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Premiership tops Europe's money league
By David Millward (Filed: 17/02/2005)

Britain's top 10
Europe's top 20 richest clubs

Manchester United, Chelsea and Arsenal could soon be the three richest clubs in Europe, putting the likes of Real Madrid and Barcelona in the shade, a leading accountancy firm predicted yesterday.

Rich pickings: Abramovich's cash has changed Chelsea's fortunes
Deloitte's eighth Money League, published yesterday and covering the 2003-4 season, underlined the financial power of the Premier League, with eight clubs featuring in the top 20. The two Glasgow giants, Rangers and Celtic, also featured.

United, a target for American businessman Malcolm Glazer, are already Europe's richest club, having generated £171.5 million in the 2003-04 season, despite a slight fall in income and a disappointing season in which they finished third and were eliminated in the first knockout stage of the Champions League.

Chelsea, fuelled by Roman Abramovich's riches, took fourth, behind Real Madrid and AC Milan. However, the club earned £143.7 million, which made them - along with Barcelona - the fastest movers in the financial chart.

Despite having only a 42,500-seat stadium, Chelsea leapt six places. "Chelsea will not think that future overall leadership is beyond them," Deloitte said.

The coffers were fuelled by reaching the Champions League semi-final and the ability of fans to dig deeper than any other club's. Average matchday income per fan was £1,351 over the season.

Arsenal's triumphant season, in which they went unbeaten, earned £115 million and enabled them to climb from seventh to sixth place in the European money league.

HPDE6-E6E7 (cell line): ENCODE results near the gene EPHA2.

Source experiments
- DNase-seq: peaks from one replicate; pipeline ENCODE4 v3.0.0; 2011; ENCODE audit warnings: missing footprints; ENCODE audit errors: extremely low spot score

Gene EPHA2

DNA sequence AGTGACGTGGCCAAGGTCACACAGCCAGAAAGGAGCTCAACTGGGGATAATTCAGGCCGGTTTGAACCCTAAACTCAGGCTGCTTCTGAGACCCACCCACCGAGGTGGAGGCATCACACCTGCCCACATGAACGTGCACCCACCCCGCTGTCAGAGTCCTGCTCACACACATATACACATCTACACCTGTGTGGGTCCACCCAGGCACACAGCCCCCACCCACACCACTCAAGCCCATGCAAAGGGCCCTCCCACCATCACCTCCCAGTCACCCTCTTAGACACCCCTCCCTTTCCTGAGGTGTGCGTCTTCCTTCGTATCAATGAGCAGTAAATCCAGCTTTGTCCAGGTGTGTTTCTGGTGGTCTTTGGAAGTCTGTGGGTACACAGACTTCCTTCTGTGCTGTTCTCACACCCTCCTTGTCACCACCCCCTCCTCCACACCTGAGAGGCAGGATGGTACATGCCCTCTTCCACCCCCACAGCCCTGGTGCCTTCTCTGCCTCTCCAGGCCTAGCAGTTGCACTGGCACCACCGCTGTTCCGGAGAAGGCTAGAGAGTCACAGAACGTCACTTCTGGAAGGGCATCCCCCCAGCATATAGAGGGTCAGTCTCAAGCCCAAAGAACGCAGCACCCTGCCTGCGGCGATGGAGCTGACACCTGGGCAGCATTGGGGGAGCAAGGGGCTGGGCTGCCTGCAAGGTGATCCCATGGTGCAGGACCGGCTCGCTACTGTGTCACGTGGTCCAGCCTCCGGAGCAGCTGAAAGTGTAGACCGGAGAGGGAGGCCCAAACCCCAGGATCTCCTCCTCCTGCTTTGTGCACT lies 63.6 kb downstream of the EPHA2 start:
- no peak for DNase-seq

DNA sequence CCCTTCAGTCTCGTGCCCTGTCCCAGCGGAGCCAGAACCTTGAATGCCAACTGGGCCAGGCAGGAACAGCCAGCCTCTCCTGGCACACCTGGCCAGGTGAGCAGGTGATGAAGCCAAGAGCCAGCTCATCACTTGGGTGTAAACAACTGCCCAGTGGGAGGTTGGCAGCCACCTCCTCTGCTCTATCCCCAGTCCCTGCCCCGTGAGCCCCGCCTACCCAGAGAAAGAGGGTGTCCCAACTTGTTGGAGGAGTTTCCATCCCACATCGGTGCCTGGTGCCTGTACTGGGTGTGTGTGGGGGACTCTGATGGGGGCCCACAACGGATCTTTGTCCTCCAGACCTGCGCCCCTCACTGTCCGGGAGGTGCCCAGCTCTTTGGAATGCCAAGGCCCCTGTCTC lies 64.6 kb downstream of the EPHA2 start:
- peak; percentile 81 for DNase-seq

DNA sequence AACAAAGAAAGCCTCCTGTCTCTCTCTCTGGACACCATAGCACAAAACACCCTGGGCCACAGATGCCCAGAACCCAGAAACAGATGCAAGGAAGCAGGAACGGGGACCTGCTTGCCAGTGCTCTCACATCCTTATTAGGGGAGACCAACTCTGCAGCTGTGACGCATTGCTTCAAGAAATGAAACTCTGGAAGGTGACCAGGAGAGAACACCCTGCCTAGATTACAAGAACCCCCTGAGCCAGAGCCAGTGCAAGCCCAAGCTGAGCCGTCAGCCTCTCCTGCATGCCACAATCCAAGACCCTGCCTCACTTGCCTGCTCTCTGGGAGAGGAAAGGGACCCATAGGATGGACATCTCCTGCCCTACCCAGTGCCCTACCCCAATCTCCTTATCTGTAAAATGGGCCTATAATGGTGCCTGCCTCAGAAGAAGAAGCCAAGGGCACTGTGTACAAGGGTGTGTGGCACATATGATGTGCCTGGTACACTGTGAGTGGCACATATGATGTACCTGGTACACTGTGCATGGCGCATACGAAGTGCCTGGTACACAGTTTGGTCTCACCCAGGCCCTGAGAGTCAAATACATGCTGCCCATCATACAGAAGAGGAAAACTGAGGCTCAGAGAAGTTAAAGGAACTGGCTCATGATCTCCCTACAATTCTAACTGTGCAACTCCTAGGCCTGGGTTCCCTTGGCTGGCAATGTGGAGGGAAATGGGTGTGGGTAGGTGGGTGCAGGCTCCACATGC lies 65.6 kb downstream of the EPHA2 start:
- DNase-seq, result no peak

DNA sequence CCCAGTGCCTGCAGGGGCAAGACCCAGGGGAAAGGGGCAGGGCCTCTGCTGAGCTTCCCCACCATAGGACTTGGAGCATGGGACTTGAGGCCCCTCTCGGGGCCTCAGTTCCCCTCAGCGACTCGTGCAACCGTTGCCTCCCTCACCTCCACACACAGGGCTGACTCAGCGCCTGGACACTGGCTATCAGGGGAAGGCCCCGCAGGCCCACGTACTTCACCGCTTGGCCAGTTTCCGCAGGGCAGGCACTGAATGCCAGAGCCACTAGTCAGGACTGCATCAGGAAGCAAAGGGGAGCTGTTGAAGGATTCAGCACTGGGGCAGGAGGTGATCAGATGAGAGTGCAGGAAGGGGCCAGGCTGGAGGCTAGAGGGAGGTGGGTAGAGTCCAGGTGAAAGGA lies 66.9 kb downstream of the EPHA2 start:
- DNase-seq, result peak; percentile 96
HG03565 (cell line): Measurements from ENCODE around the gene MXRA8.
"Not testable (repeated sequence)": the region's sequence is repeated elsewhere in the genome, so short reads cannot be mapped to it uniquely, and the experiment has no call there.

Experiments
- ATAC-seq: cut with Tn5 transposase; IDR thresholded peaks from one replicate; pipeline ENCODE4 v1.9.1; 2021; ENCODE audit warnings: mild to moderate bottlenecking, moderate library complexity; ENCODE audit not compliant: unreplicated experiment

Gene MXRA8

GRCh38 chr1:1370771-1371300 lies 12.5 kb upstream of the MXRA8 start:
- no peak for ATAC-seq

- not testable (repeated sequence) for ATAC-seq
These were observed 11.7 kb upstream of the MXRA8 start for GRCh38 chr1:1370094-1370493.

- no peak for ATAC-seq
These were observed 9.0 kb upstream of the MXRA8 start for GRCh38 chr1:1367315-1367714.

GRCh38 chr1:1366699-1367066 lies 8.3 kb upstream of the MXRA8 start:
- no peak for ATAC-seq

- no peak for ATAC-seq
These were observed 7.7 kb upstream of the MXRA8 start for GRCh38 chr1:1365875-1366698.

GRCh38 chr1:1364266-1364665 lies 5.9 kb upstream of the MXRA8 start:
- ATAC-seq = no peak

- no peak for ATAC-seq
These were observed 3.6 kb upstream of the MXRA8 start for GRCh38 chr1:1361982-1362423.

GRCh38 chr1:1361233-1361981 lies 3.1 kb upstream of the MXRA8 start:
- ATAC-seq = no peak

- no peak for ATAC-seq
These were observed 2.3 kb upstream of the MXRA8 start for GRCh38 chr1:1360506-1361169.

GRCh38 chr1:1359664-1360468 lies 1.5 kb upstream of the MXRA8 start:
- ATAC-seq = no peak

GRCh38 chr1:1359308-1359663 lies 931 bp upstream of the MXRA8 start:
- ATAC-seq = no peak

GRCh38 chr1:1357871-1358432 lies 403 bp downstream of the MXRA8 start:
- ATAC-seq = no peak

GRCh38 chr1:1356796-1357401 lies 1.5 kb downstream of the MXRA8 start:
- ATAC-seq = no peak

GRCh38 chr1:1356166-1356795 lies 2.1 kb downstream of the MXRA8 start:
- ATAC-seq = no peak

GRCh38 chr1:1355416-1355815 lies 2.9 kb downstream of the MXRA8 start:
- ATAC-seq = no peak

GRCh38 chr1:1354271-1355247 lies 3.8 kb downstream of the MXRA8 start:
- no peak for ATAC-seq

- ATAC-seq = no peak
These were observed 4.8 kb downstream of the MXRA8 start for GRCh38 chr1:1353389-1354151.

All three clubs seemed set fair for further progress, the accountants said. "With Chelsea's success and Arsenal's Emirates Stadium development, we can foresee a scenario where English clubs fill the top three places in the 2006-7 Money League."

Other English clubs whose on-field achievements were decidedly modest, nevertheless fared well when it came to making money.

Liverpool, who earned £92.3 million, clung on to their top-10 place, even though income fell by seven per cent. They should maintain their position this season, having qualified for the knockout stages of the Champions League.

Newcastle United's long-suffering supporters enabled the club to earn £90.5 million, for 11th place. A successful new kit launch and sell-out 52,000 crowds ensured the books remained healthy.

Despite another season of footballing mediocrity, Tottenham Hotspur took 14th place in the rich league, earning £66.3 million in 2003-4. Spurs supporters will doubtless be heartened to know that the club displayed a willingness to "embrace good business principles in generating revenues".

Tottenham raised £15 million from a share issue, but the accountants sounded a note of caution. "This investment will need to deliver on the pitch if Spurs are to move towards the upper reaches of the Money League."

Thanks to their move to a new stadium, Manchester City reached the top 20 for the first time. A 35 per cent attendance increase and doubling of match-day income brought earnings of £61.9 million.

Aston Villa entered the top 20 for the first time, after earning £55.9 million. Deloitte added that Villa would have to secure regular European football to hold their place.